Project Management
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PMI Scheduling Conference 2017

March 29, 2017 | Online

Scheduling 2017: Tackle Challenges and Stay Ahead of Change

Scheduling for Agile, Hybrid Projects, PMOs and Beyond

New technologies, hybrid projects, the launch of a PMO—when the environment is constantly changing, how do you craft a schedule (or multiple schedules) for project success?

Discover timely answers here—and only here—at the PMI Scheduling Conference 2017, exclusively for PMI members. Whether you are specializing in scheduling or ramping up your skills for larger projects, you will not want to miss:

  • Tips on working with Agile practices and dealing with hybrid (Agile, Waterfall) project challenges
  • Guidance on planning activities across geographic regions and technological systems
  • Insights into setting schedules for PMO success



2017 Scheduling Keynote: What Your CEO Wants You to Know About Project Scheduling

by Kristy Tan Neckowicz
March 29, 2017 | 61:49 | Views: 4,486 | PDUs: 1.00 | Rating: 4.38 / 5

While every business is different, there are fundamental similarities that link project success to business success. As a project manager, you must make yourself relevant to your organization's overall mission. In this keynote presentation, Kristy Tan Neckowicz shares her experiences of what CEOs need and want from project managers, from schedule planning and communication to leadership skills.

2017 Scheduling: Building a Scheduling Center of Excellence in the PMO

by Michelle Colodzin Gunsher
March 29, 2017 | 60:32 | Views: 2,423 | PDUs: 1.00 | Rating: 4.27 / 5

This presentation will provide a brief overview of the “Five Secrets of Project Scheduling” and will go on to describe how to apply them in a PMO environment by creating a “scheduling center of excellence” and how doing so can improve project success rates throughout an organization.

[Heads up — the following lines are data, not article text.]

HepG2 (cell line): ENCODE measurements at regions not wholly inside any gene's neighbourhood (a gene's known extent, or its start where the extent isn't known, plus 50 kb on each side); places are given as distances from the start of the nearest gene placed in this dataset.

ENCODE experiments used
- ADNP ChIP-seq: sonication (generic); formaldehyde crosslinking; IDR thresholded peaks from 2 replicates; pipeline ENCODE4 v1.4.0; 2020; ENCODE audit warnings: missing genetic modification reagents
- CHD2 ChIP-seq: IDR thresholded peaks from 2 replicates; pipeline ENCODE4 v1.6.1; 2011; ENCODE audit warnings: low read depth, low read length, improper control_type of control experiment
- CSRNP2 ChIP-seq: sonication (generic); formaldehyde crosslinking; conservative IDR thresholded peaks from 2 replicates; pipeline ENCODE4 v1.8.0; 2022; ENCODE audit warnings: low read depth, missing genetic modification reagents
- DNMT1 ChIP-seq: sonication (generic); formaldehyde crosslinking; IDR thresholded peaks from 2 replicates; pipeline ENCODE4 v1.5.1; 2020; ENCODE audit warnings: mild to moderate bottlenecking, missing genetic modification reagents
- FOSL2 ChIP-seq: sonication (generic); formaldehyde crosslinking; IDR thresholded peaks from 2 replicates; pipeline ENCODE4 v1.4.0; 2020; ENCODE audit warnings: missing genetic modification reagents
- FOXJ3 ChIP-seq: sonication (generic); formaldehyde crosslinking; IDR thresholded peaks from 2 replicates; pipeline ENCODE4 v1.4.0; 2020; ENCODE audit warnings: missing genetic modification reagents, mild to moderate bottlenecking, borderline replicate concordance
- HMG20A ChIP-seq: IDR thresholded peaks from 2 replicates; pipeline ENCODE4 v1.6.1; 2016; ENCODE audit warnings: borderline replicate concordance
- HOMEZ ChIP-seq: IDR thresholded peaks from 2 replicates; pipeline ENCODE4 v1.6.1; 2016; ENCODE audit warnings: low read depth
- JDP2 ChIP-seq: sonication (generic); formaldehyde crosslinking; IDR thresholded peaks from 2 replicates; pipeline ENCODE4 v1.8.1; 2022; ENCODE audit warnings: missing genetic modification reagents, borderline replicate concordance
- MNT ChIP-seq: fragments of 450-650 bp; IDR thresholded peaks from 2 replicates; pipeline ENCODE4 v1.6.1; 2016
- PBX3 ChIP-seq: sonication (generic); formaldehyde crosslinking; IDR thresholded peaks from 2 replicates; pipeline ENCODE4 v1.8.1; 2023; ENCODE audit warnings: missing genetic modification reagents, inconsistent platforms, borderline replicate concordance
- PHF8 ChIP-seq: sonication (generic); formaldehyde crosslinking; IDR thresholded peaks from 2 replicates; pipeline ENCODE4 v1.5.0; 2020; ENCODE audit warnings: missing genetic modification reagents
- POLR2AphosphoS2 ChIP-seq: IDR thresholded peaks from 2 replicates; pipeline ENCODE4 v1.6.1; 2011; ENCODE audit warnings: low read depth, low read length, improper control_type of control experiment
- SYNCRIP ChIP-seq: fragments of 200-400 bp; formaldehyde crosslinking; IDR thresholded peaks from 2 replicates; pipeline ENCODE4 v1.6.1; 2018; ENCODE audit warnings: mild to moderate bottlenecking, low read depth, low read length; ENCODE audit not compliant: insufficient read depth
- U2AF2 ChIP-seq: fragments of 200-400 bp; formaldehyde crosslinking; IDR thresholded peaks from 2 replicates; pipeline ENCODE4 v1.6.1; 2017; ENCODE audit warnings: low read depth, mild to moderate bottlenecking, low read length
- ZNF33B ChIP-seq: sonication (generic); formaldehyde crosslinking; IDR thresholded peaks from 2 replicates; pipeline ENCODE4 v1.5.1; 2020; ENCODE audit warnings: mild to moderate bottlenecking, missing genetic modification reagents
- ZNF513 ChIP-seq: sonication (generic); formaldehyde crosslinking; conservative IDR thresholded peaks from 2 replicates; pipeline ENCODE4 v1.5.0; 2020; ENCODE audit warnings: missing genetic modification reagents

2017 Scheduling: How to Achieve More Accurate Project Schedules in the Future

by Joe Lukas
March 29, 2017 | 62:41 | Views: 3,197 | PDUs: 1.00 | Rating: 4.40 / 5

The advancement of the project management profession depends on being able to successfully deliver projects, and that becomes problematical when working with unrealistic schedules. This presentation will explain how to avoid the common scheduling mistakes when preparing and maintaining project schedules, and will discuss level of detail, use of constraints and task type, logic breaks, and progressing work.

2017 Scheduling: Agile Scheduling with Rolling Wave Deliverable Roadmaps and Backlogs

by Johanna Rothman
April 29, 2017 | 58:16 | Views: 3,257 | PDUs: 1.00 | Rating: 4.22 / 5

Does “scheduling” for an agile project make sense? If you can change what the team does, how is it possible to schedule? Scheduling does make sense for agile, if you think about “sequencing,” “minimum viable product,” and rolling wave deliverable-based planning. You might even use some of these approaches on your project now.

2017 Scheduling: CPM vs. Agile Scheduling and Emerging Trends

by Brian Evans
March 29, 2017 | 59:44 | Views: 2,117 | PDUs: 1.00 | Rating: 3.99 / 5

Critical Path Methodology (CPM) scheduling and traditional project management have the triple-constraints of cost, schedule and scope. Agile project management has the same triple-constraints, but scope tends to be “flexible” and the cost and schedule tend to be “fixed.” We will look at a simplified example of your child going to college and how it would be planned using traditional CPM scheduling and compare it to “agile” scheduling.


*Reminder: You Must Be a PMI Member to View the Sessions!
To view these sessions on demand, you must have a valid and current PMI membership and have connected your account (login and password) on Log in using your username and password and click above to view the sessions. If your PMI membership is not current, you will need to follow the steps to make your PMI membership current before you can enter the event.



"Humanity has advanced, when it has advanced, not because it has been sober, responsible and cautious, but because it has been playful, rebellious and immature."

- Tom Robbins